How To Have Difficult Conversations within the EC

Document ID
Difficult Conversations
Title
How To Have Difficult Conversations within the EC
Print Date
11/9/22
Revision
1.0
Prepared By
Sean Anderson
Date Prepared
11/9/22
Effective Date
11/10/22
Reviewed By 
EC Leadership Circle
Date Reviewed
11/9/22
Approved By
EC Leadership Circle
Date Approved
11/9/22

Considerations

We are attempting to shape an entirely new reality at Get It Right and Milestone, where every voice is heard, where justice and equity are at the center, and where we can all be accountable to each other and ourselves. We are undertaking the work of transforming the systems of domination and hierarchy that we have all been born into and raised with, and that we carry with us in ways we often don’t understand or see. So, before you have a critical conversation with (or about) a fellow worker, please think about the following:

  • Consider the “72-hour rule” – wait 3 days to raise a concern, if it is not an immediate safety or wellness concern for students or staff. If it still matters after 3 days of waiting, it is probably worth discussing. Maybe it’s more or less than 3 days for you – the important thing is to settle your emotions before you bring critical feedback to a fellow member.
  • Assume best intent – we are all in this work by choice and by commitment, and each of us is doing the best that we can.
  • Consider the other person’s individual needs and communication preferences. If you don’t know, consider asking.
  • Consider the time and place to have the difficult conversation. No students, parents/guardians, community stakeholders, or fellow members who are not involved need to bear witness to these conversations. Difficult conversations are best had in person, face to face, so that the full range of communication (verbal, intonation, body language) can be shared and received. It is often harmful to have these conversations by text or chat. 
  • Plan ahead to use the NVC tools we are learning (Observation – Feelings – Needs – Request). Maybe write out what you experienced and how you felt – but don’t necessarily share all of that. Remember that the goal of NVC is to have difficult conversations in a way that builds connection and trust. Lead with curiosity, not judgment – and also be radically honest even when that doesn’t feel good.
  • Remember to make a distinction between the person and the object of the concern – often, we are concerned about a job not getting done, and the problem might be with the job or the organization surrounding it, more than the person who is assigned the job.
  • In all cases, aim for a meaningful closing of the process – come to new agreements, write things down, ground the work in sacredness. The goal is to move on in a better way.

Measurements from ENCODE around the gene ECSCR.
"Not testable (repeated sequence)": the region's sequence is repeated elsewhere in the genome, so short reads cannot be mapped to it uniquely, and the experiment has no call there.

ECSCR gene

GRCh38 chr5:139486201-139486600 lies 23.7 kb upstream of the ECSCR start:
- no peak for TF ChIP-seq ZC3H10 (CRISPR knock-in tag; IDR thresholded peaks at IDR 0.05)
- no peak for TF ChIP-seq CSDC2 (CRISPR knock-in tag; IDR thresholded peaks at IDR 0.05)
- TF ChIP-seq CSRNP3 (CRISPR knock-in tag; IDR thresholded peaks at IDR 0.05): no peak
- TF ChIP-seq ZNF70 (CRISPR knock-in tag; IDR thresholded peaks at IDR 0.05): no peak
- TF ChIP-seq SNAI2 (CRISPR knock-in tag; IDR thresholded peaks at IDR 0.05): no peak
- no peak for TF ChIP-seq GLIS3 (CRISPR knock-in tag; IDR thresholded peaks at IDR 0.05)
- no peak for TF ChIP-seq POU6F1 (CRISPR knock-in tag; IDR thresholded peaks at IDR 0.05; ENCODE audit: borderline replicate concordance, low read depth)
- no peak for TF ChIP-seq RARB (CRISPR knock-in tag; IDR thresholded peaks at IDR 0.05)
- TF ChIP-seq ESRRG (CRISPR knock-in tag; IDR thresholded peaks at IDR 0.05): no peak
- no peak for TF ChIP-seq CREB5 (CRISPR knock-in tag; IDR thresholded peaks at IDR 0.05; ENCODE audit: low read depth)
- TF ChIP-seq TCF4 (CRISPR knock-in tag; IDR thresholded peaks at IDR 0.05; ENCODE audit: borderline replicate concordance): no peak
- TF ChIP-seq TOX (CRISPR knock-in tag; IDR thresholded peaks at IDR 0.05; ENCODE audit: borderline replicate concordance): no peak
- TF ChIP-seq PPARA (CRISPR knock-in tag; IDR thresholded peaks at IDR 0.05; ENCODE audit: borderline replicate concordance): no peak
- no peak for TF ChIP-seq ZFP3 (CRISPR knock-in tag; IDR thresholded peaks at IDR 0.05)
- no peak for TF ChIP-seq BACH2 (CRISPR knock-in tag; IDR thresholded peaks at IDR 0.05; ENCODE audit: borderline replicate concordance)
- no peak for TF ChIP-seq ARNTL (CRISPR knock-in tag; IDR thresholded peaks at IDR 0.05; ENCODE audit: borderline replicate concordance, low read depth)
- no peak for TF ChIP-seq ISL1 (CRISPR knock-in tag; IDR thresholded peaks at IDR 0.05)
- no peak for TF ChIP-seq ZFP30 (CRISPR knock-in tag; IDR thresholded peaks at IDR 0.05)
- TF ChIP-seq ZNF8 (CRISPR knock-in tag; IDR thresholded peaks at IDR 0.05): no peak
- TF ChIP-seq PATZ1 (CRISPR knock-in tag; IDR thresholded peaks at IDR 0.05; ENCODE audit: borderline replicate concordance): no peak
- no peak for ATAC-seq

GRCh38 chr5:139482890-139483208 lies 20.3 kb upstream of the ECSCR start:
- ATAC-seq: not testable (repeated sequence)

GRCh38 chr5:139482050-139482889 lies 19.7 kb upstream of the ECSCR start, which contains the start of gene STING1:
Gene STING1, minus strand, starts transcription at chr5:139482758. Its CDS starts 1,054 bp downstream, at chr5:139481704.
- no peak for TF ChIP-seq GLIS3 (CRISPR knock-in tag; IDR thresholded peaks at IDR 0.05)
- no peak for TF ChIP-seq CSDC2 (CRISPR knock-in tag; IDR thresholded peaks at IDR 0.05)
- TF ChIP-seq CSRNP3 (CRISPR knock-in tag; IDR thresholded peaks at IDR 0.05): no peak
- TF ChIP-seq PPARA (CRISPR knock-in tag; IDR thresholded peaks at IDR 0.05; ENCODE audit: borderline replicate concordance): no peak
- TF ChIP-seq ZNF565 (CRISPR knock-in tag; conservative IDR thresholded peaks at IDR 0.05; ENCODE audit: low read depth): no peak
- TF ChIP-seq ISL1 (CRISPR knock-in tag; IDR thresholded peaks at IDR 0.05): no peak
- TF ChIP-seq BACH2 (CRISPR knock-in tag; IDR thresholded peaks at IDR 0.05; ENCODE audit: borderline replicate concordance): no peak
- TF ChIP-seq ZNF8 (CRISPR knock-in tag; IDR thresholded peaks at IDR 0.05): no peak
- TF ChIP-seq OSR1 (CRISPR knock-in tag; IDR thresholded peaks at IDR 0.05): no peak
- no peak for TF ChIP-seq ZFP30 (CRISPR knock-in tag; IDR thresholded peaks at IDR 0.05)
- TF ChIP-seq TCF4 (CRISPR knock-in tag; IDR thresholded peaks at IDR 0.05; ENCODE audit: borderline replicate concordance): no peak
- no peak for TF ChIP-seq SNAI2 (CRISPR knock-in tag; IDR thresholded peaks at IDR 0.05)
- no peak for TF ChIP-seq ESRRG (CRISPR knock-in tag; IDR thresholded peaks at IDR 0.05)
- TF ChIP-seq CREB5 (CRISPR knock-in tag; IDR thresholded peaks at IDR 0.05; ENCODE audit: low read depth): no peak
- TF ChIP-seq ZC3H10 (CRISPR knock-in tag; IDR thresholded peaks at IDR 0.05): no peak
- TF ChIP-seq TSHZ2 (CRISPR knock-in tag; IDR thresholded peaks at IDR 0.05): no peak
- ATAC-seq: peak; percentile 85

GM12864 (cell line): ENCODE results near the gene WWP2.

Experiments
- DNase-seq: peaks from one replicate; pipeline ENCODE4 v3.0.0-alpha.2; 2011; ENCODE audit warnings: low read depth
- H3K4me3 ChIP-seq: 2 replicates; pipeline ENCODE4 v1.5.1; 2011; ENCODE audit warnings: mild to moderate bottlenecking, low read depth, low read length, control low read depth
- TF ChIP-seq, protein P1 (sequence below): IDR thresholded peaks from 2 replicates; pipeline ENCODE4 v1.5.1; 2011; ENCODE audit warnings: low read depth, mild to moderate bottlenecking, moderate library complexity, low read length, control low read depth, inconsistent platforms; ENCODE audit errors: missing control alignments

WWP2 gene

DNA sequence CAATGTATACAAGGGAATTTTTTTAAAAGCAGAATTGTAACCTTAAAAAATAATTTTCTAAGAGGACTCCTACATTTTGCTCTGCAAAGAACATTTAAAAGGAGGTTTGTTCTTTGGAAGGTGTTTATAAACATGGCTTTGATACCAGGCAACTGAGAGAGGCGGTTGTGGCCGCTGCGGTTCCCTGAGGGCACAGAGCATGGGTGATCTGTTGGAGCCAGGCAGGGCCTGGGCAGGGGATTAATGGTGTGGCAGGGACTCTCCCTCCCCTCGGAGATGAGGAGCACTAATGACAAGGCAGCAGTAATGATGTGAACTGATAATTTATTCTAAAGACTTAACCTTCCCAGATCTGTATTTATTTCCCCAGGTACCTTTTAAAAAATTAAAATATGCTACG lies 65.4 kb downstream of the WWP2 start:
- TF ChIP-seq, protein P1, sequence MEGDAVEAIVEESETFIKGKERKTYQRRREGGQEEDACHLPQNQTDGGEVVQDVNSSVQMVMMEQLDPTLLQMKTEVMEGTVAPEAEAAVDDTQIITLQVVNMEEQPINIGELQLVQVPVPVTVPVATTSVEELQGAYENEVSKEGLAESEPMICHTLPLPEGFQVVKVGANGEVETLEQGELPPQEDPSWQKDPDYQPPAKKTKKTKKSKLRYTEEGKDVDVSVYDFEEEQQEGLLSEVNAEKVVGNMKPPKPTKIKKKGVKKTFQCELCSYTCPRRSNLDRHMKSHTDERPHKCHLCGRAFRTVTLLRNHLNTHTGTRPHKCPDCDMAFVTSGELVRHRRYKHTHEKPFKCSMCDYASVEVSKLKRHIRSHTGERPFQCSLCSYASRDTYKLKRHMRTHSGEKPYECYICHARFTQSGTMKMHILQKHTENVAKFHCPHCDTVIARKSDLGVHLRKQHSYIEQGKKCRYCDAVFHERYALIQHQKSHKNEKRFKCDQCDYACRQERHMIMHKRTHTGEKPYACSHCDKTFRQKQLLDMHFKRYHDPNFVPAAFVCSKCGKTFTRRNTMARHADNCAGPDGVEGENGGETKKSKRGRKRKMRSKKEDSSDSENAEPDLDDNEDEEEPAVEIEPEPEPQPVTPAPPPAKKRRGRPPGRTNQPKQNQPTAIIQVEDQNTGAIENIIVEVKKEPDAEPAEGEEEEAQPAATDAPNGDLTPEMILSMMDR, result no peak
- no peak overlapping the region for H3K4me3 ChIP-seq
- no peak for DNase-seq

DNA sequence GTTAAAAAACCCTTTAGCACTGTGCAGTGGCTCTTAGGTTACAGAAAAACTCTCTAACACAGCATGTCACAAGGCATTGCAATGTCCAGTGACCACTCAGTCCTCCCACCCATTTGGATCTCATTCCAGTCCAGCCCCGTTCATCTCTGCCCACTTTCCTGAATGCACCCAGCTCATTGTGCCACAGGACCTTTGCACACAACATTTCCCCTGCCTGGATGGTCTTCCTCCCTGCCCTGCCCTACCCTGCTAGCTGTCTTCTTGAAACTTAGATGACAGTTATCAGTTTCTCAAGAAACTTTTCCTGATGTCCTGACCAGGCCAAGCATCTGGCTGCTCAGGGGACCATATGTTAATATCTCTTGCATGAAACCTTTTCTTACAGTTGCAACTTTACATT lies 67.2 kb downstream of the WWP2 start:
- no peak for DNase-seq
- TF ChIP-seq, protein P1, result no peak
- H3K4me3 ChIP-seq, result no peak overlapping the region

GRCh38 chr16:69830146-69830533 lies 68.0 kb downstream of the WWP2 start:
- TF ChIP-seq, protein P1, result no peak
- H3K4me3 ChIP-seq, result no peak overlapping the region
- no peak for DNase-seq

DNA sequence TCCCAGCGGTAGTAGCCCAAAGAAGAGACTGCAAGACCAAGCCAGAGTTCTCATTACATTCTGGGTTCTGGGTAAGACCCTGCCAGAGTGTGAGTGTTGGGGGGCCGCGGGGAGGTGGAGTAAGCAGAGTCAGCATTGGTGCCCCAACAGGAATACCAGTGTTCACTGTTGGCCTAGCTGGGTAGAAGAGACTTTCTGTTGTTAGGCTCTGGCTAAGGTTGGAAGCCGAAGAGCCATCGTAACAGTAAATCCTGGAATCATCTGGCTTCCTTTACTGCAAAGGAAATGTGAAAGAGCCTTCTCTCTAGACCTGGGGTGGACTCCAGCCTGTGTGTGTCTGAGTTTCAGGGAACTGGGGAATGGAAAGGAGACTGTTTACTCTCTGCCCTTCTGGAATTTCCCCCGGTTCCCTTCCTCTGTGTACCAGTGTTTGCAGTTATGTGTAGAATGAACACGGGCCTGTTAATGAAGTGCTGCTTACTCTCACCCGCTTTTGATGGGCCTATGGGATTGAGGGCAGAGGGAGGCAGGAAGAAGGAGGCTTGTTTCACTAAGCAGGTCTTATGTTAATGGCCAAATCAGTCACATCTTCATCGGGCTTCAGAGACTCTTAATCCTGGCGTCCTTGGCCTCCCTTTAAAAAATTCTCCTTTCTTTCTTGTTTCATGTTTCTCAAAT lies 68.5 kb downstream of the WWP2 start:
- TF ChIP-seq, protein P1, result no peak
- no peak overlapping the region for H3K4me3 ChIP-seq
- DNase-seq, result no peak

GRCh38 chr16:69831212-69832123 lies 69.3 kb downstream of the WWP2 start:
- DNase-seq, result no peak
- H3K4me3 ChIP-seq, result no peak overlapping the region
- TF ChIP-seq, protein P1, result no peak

Options For Having Difficult Conversations

If you feel…Then you can…
…that a one-on-one, private conversation between you and your fellow worker is the best way to approach your concern… …request that your fellow worker joins you for a private conversation. Use NVC. If at any point in the conversation either of you feels that facilitation would help, either of you can and should request to pause until a facilitator can be arranged (use the Transformative Justice Request to ask for a facilitated conversation).
…that there is an immediate concern that is bigger than a one-on-one, private conversation, and that concern has to do with the performance of a job……share your concern with the leader of your fellow worker’s Circle. Use NVC to request that they address it one-on-one or in their Circle. If a Circle Leader decides to place the concern on the agenda of the Circle’s meeting, they must alert their fellow worker ahead of time.If the concern is about the Leader of a Circle, bring it to Leadership Liaison to address in the Leadership Circle.
…that the concern reflects a need for professional development or other long-term feedback and growth……share your concern with one of your fellow worker’s Peer Coaches doing performance evaluations, and ask them to include it in their feedback.
…that your fellow worker is causing (or has caused) harm to you or to our school community, and that the harm can be repaired and transformed through a shared process of healing……use the Transformative Justice Request to initiate a process.
…that your fellow worker is causing (or has caused) harm to our school community that needs immediate action by the co-op……initiate the Collaborative Discipline and Termination procedure by requesting that the Co-op Manager, Co-op Chair, Co-op Vice Chair, and/or Co-op Secretary place an action item on the next Get It Right agenda (or requesting that they call an emergency meeting of Get It Right, if necessary).
Last updated byAnonymous on November 9, 2022
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